Belfast Telegraph

Constituency profile: A two-horse race in Foyle set to deliver drama

  • Outgoing MP: Elisha McCallion
  • 2017 result: Sinn Fein gain
  • Majority: 169
  • Candidates: Elisha McCallion (Sinn Fein), Colum Eastwood (SDLP), Gary Middleton (DUP), Darren Guy (UUP), Rachael Ferguson (Alliance), Anne McCloskey (Aontu), Shaun Harkin (PBP)
  • Electorate: 73,549
Donna Deeney

By Donna Deeney

In one of the most eagerly-anticipated elections in recent times, the battle for Foyle is set to deliver a contest high on drama and intrigue.

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This is Northern Ireland's most marginal seat, once solid SDLP ground, wrestled away by Sinn Fein in 2017 by just 169 votes.

The focus this time will be on whether SDLP leader Colum Eastwood can defeat Elisha McCallion and reclaim the seat his party had held since the formation of the constituency.

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Colum Eastwood

While there are seven candidates in the running, in reality this is a two-horse race within nationalism.

And with just 0.4% of the total vote separating Sinn Fein and the SDLP last time, it could be a photo finish this time too.

Geographically, Foyle stretches from Eglinton village to Newbuildings, sweeps along both sides of the river from which the constituency takes its name and reaches into Creggan, Galliagh, Shantallow and out to Culmore.

This expanse covers some of the most impoverished areas in the UK, such as the Brandywell, Creggan and Bogside, where families exist on the breadline and for whom each day brings a new struggle to put food on the table and coal on the fire.

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It also encompasses some very affluent areas like Eglinton, Culmore and Drumahoe, where most people have well paid jobs, more than one car and can afford to jet off to the sun at least once or twice a year.

The burning issues for voters will be relative to the particular area being canvassed, but candidates will find voters who are politically aware and engaged.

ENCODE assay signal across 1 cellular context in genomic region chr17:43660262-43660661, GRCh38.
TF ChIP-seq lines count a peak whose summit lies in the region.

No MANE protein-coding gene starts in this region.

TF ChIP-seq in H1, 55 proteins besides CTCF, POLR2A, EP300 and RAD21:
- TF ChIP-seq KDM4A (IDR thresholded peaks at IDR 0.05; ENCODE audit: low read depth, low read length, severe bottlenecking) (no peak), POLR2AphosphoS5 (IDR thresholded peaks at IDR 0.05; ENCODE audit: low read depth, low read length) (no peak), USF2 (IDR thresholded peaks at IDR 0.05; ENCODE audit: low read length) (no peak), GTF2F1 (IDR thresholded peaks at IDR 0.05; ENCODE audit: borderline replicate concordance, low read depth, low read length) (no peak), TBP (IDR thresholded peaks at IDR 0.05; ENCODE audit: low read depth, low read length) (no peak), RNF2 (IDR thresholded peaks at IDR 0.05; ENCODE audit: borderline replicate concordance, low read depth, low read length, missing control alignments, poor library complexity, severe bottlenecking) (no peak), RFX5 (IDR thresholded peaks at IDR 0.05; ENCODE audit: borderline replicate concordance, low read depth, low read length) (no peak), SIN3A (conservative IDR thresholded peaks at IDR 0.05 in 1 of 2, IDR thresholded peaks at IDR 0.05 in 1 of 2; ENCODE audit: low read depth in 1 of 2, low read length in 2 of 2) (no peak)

In the 2017 election the turnout was 65.4%, reflective of the overall turnout for Northern Ireland (65.6%).

Tommy Court, manager of Rosemount Resource Centre, where an increasing number of people arrive seeking welfare advice, said the main issue for his clients is making ends meet.

He said: "Derry has one of the highest levels of social deprivation, so for many people the big issue for them is how they can make ends meet and basically survive.

"Because of their living conditions, health is another big issue and they see how broken the system is right now, how long the waits are at A&E and even to get an appointment to see a GP.

"Like everyone else, they see the importance of good infrastructure and the completion of the dual carriageway between Derry and Belfast and of how detrimental to Derry the failure to open a medical school will be, but are these issues top of their agenda: the answer is 'no'."

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Elisha McCallion

Foyle's proximity to the border with the Republic means the impact of Brexit will be felt deeply and is bound to be high on the agenda of every doorstep.

Hundreds of people have family on both sides of the border, people cross on a daily basis to work and shop, and concerns about a return to lengthy delays at the frontier were demonstrated in 2016 when the constituency had one of the highest turnouts in support of remaining in the EU at 78.3%.

Brian McGrath, president of Londonderry Chamber, said alongside Brexit, the business community in Foyle will want an MP who is committed to driving investment.

He said: "This election is hugely significant for the business community in the north west and further afield.

"While Brexit is obviously a key driver for many going into next month's poll, our members have wider concerns about a range of issues.

"It is imperative that our MP for Foyle is committed to attracting further investment and high-quality jobs into the north west region.

"Given our unique location, it is absolutely vital that our members can continue to operate and trade across the border in the same way they do today."

The constituency was created in 1983 and had been a SDLP stronghold from that time, firstly with John Hume and latterly Mark Durkan, who lost to Ms McCallion last time by a mere 169 votes.

While it is nigh impossible for any of the five other candidates to take this seat, the presence of Dr Anne McCloskey, for pro-life republican party Aontu, on the ballot paper could be critical, if she takes votes from Sinn Fein or the SDLP.

There are two unionist candidates - Gary Middleton (DUP) and Darren Guy (UUP).

Rachael Ferguson is the Alliance candidate and People Before Profit is fielding Shaun Harkin.

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